- Size: Some instruments are available in different sizes. For instance, violins are available in sizes that fit tiny hands, so that can be an appropriate choice for a very young child, while, of course, a tuba would be out of the question.
- Capability: Certain instruments carry other physical demands. For example, woodwind instruments, such as flute, clarinet, or oboe, require wind, as do brass instruments, such as trumpet or trombone. Additionally, wind and brass instruments have mouthpieces that may be difficult for some.
Where Will I Learn, Practice and Play?
- You’ll need a teacher. You CAN teach yourself, of course, but for your first musical experience, it helps to have an experienced guide. Most people start either with a private teacher, or in a group learning situation such as a class or in a beginning band or orchestra. Additionally, there are now many good materials available online.
- You’ll need a practice space. Personally, I like my own noise, but don’t always like other people’s noise. Your neighbors may feel the same. So this could be a consideration. A keyboard with headphones for practicing could be a good choice if you’re in an apartment with thin walls. If you want to learn to play the organ, you’ll probably need access to a church.
- If you are playing a band or orchestra instrument, you’ll definitely want a group to play with nearby. You won’t absolutely need a group in order to learn to play some other instruments, such as guitar or banjo or other folk instruments, however, in addition to playing and practicing on your own, it can be very motivating and belong to a music group.
Care and Feeding: Any instrument you choose will require some care and maintenance. Some, such as a piano, need to be tuned by a professional from time to time – usually at least once a year. Most stringed instruments need new strings every few months. Most woodwind instrument require a regular supply of reeds.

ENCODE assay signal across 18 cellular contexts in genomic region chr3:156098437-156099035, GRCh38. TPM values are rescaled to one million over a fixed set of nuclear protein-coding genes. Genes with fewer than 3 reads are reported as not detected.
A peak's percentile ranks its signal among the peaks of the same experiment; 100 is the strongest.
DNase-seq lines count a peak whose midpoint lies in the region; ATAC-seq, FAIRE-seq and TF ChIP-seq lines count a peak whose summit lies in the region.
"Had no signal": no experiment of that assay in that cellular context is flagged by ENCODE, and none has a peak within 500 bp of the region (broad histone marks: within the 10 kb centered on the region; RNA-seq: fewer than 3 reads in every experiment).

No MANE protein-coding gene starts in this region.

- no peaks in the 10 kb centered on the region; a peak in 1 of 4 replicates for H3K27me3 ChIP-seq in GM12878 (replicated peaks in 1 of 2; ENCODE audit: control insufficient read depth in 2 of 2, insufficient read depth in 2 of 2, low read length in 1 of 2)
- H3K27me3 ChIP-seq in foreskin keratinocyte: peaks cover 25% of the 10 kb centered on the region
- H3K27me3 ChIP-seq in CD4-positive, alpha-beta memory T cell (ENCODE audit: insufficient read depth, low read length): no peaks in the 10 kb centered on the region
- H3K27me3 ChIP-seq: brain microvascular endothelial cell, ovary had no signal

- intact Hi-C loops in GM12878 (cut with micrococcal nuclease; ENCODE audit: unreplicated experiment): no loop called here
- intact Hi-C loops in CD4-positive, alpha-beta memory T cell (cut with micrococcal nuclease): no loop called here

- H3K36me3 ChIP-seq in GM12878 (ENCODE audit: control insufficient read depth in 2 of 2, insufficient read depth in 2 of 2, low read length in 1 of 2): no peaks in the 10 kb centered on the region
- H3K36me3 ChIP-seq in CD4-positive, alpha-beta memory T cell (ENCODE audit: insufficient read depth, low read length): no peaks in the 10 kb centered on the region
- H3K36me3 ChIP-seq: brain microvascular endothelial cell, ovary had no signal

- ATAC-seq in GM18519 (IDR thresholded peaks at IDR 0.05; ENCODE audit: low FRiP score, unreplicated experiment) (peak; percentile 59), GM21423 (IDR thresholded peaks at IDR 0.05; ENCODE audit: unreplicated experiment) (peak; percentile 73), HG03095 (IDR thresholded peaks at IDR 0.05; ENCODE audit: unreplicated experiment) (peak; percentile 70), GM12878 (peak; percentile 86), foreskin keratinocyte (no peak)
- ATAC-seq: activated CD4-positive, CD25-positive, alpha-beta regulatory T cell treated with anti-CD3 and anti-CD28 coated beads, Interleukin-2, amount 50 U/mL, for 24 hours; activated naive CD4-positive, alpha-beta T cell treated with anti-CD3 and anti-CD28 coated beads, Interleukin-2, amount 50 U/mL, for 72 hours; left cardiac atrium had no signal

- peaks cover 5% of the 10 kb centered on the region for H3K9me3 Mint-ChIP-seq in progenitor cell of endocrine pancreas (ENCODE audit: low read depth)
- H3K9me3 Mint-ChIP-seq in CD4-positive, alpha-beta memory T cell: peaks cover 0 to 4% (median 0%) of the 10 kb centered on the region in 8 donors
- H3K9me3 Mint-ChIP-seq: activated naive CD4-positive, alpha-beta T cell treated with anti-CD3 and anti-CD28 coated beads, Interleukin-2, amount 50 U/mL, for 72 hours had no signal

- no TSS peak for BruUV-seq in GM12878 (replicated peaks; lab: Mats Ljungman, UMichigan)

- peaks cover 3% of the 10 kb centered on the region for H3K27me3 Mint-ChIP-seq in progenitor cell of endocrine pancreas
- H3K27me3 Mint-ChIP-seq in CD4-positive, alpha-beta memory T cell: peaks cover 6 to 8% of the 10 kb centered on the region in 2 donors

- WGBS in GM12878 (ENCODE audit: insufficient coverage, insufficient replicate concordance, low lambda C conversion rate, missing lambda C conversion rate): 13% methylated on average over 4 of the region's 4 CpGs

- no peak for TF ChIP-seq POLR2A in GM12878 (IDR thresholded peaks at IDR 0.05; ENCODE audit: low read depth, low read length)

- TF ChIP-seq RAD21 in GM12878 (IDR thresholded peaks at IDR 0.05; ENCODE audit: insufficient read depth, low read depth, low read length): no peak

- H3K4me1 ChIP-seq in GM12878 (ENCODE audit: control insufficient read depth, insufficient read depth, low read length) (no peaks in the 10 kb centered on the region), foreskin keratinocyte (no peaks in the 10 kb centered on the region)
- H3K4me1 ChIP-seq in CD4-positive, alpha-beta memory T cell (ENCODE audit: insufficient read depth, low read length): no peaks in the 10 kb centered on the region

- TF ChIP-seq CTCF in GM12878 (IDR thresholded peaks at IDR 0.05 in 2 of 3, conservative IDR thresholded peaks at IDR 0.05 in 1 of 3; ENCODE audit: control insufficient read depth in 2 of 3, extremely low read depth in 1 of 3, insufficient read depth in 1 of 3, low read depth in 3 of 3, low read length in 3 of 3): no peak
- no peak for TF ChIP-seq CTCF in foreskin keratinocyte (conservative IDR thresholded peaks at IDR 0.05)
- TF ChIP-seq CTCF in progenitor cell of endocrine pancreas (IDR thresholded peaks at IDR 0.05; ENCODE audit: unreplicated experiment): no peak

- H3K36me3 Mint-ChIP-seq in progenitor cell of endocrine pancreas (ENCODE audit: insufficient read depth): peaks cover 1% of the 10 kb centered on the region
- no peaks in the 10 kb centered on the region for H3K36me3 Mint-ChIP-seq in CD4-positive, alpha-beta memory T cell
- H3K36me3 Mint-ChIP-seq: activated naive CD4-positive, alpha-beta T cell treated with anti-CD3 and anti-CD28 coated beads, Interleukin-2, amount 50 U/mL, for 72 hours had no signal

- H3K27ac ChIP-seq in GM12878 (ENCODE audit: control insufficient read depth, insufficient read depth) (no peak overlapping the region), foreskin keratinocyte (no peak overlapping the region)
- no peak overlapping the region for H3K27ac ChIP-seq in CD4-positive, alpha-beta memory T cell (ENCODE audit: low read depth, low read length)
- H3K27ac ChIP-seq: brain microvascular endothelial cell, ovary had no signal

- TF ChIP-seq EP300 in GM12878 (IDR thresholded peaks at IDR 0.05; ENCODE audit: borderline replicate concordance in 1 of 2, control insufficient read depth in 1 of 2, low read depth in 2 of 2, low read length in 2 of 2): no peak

Transporting Your Instrument: Obviously, a flute is easier to carry around than a harp. A guitar is a better choice than a piano if you see yourself playing at the beach. If you plan to transport your instrument, consider purchasing a good quality case along with the instrument.
Your Future: Once you know how to play any instrument, learning another comes easier. Learning to play the piano gives you an especially good foundation for learning other instruments, as it requires you not only to learn to coordinate between two hands (and a pedal), but it also requires you to learn to read both the treble clef and the bass clef. Some instruments lead naturally to others. For instance, a violin student who is motivated to do so, can often switch over to viola fairly easily. While it requires learning to read a different clef, the C clef, the technique is basically the same. Taking on the tenor sax is not so difficult if you already play the alto sax.